Phase I/II study of carboplatin and oral etoposide with granulocyte- colony stimulating factor in advanced nonsmall cell lung cancer

G. Frasci, G. Perillo, G. Comella, P. Comella, M. Polverino, G. Menzella, G. Persico

Research output: Contribution to journalArticle

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Abstract

Background. A combination of carboplatin (CBDCA) and oral etoposide is better tolerated than, and as effective as, more aggressive chemotherapy regimens in patients with advanced nonsmall cell lung cancer (NSCLC). A Phase I/II study was conducted to determine whether the addition of the granulocyte-colony stimulating factor (G-CSF) allows the administration of higher doses of CBCDA. Methods. The starting dose of CBDCA was 300 mg/m2 on day 1 every 28 days, in combination with a fixed dose of oral etoposide 50 mg/m2/day days 1-21. G-CSF (5 μg/kg/day subcutaneously) was administered from day 7 until postnadir neutrophil count of more than 10,000/mm3, and from day 25 through day 28. Results. From March 1991 to November 1993, 39 previously untreated patients with NSCLC (18 Stage IIIb and 21 Stage IV) entered this trial. Overall eight patients experienced dose-limiting toxicity in the first two courses. Five of them were older than 70 years. Age, CBDCA dose, CBDCA area under the curve (AUC), and performance status were correlated with severe neutropenia and thrombocytopenia, but carboplatin AUC was the only independent variable predictive of severity of both at multiple regression analysis. Thrombocytopenia was the major dose-limiting toxicity in this study. The maximum tolerated CBDCA dose and AUC were 600 mg/m2 and 8 respectively. No treatment-related death occurred. There was 1 (2.5%) complete response and 14 (36%) partial responses (overall response rate of 38.5%). AUC was more predictive of response achievement than carboplatin dose. Higher carboplatin dose and AUC were also associated with longer survival by univariate analysis, but by Cox regression analysis age was the only parameter independently predictive of survival. Conclusion. The administration of G-CSF permits safe escalation of CBDCA dose and AUC up to 600 mg/m2 and 8 respectively, in combination with a fixed dose of oral etoposide. Age older than 70 years represents a major obstacle to dose escalation. The increase of the body exposure to carboplatin seems to be associated with a better outcome. The determination of CBDCA AUC permits a better prediction of myelotoxicity and response rate.

Original languageEnglish
Pages (from-to)1578-1585
Number of pages8
JournalCancer
Volume75
Issue number7
DOIs
Publication statusPublished - 1995

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Carboplatin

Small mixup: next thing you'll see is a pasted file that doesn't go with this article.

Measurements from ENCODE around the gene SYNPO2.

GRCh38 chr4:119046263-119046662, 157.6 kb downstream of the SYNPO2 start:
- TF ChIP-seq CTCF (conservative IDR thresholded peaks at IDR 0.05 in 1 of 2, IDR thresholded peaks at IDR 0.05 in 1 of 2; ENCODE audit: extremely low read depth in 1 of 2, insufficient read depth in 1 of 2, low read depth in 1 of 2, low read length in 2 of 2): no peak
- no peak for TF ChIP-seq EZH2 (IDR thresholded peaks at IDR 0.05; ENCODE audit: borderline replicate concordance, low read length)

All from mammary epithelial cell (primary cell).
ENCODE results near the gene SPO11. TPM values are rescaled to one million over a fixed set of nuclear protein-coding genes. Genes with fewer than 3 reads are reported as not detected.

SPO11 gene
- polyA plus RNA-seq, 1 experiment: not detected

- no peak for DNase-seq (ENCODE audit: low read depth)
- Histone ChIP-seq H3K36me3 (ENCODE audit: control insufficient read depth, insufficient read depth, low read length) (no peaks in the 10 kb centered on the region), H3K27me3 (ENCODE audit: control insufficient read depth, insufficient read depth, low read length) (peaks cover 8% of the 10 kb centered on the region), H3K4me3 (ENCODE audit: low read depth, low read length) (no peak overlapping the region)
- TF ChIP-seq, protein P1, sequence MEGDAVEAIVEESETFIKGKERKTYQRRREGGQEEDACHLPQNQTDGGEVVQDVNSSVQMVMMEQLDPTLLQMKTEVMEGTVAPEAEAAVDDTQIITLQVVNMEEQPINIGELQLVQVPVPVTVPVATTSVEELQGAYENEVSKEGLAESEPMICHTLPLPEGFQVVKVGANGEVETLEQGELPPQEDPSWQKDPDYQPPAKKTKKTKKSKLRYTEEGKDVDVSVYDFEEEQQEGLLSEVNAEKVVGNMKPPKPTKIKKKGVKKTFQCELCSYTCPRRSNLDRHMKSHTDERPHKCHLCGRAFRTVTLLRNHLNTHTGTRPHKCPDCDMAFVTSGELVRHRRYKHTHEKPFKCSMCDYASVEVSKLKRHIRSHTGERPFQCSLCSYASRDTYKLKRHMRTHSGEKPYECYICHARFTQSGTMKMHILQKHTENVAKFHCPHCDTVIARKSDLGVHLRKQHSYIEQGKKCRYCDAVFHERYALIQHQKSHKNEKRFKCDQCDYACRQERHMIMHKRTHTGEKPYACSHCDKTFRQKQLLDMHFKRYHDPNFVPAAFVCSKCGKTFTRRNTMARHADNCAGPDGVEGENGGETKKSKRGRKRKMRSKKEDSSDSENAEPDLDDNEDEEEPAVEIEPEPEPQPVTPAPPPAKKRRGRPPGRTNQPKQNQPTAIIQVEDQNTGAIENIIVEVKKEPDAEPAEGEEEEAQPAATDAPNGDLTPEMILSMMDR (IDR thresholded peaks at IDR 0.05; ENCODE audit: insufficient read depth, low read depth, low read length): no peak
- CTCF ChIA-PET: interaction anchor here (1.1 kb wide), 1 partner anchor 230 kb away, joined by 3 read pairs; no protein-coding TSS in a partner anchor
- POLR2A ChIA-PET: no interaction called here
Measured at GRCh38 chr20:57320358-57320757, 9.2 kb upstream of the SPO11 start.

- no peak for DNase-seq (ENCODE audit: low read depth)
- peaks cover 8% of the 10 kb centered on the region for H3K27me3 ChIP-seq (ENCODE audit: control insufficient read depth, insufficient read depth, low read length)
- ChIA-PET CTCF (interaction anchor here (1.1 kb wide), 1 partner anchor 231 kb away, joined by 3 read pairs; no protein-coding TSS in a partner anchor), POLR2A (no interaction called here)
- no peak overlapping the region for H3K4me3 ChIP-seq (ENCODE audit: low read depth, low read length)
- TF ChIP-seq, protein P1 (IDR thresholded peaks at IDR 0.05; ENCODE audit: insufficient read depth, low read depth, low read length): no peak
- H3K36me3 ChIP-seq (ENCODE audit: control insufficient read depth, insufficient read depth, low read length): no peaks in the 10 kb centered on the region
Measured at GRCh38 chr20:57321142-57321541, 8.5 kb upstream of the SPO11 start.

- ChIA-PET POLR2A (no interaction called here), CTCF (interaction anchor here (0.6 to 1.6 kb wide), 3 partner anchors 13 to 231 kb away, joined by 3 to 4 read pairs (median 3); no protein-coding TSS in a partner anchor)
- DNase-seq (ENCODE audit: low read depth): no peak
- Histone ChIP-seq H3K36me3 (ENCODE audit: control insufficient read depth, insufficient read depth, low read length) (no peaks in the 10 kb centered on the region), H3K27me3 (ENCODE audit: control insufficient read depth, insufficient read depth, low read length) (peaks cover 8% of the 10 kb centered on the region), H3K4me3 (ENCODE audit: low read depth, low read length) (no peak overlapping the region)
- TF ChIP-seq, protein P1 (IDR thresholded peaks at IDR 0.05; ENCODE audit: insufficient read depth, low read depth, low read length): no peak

Granulocyte Colony-Stimulating Factor
Etoposide
Non-Small Cell Lung Carcinoma
Area Under Curve
Thrombocytopenia
Regression Analysis
Maximum Tolerated Dose
Survival Analysis
Neutropenia
Neutrophils

Keywords

  • AUC
  • carboplatin
  • oral etoposide
  • Phase I/II study

ASJC Scopus subject areas

  • Cancer Research
  • Oncology

Cite this

Phase I/II study of carboplatin and oral etoposide with granulocyte- colony stimulating factor in advanced nonsmall cell lung cancer. / Frasci, G.; Perillo, G.; Comella, G.; Comella, P.; Polverino, M.; Menzella, G.; Persico, G.

In: Cancer, Vol. 75, No. 7, 1995, p. 1578-1585.

Research output: Contribution to journalArticle

Frasci, G. ; Perillo, G. ; Comella, G. ; Comella, P. ; Polverino, M. ; Menzella, G. ; Persico, G. / Phase I/II study of carboplatin and oral etoposide with granulocyte- colony stimulating factor in advanced nonsmall cell lung cancer. In: Cancer. 1995 ; Vol. 75, No. 7. pp. 1578-1585.
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abstract = "Background. A combination of carboplatin (CBDCA) and oral etoposide is better tolerated than, and as effective as, more aggressive chemotherapy regimens in patients with advanced nonsmall cell lung cancer (NSCLC). A Phase I/II study was conducted to determine whether the addition of the granulocyte-colony stimulating factor (G-CSF) allows the administration of higher doses of CBCDA. Methods. The starting dose of CBDCA was 300 mg/m2 on day 1 every 28 days, in combination with a fixed dose of oral etoposide 50 mg/m2/day days 1-21. G-CSF (5 μg/kg/day subcutaneously) was administered from day 7 until postnadir neutrophil count of more than 10,000/mm3, and from day 25 through day 28. Results. From March 1991 to November 1993, 39 previously untreated patients with NSCLC (18 Stage IIIb and 21 Stage IV) entered this trial. Overall eight patients experienced dose-limiting toxicity in the first two courses. Five of them were older than 70 years. Age, CBDCA dose, CBDCA area under the curve (AUC), and performance status were correlated with severe neutropenia and thrombocytopenia, but carboplatin AUC was the only independent variable predictive of severity of both at multiple regression analysis. Thrombocytopenia was the major dose-limiting toxicity in this study. The maximum tolerated CBDCA dose and AUC were 600 mg/m2 and 8 respectively. No treatment-related death occurred. There was 1 (2.5{\%}) complete response and 14 (36{\%}) partial responses (overall response rate of 38.5{\%}). AUC was more predictive of response achievement than carboplatin dose. Higher carboplatin dose and AUC were also associated with longer survival by univariate analysis, but by Cox regression analysis age was the only parameter independently predictive of survival. Conclusion. The administration of G-CSF permits safe escalation of CBDCA dose and AUC up to 600 mg/m2 and 8 respectively, in combination with a fixed dose of oral etoposide. Age older than 70 years represents a major obstacle to dose escalation. The increase of the body exposure to carboplatin seems to be associated with a better outcome. The determination of CBDCA AUC permits a better prediction of myelotoxicity and response rate.",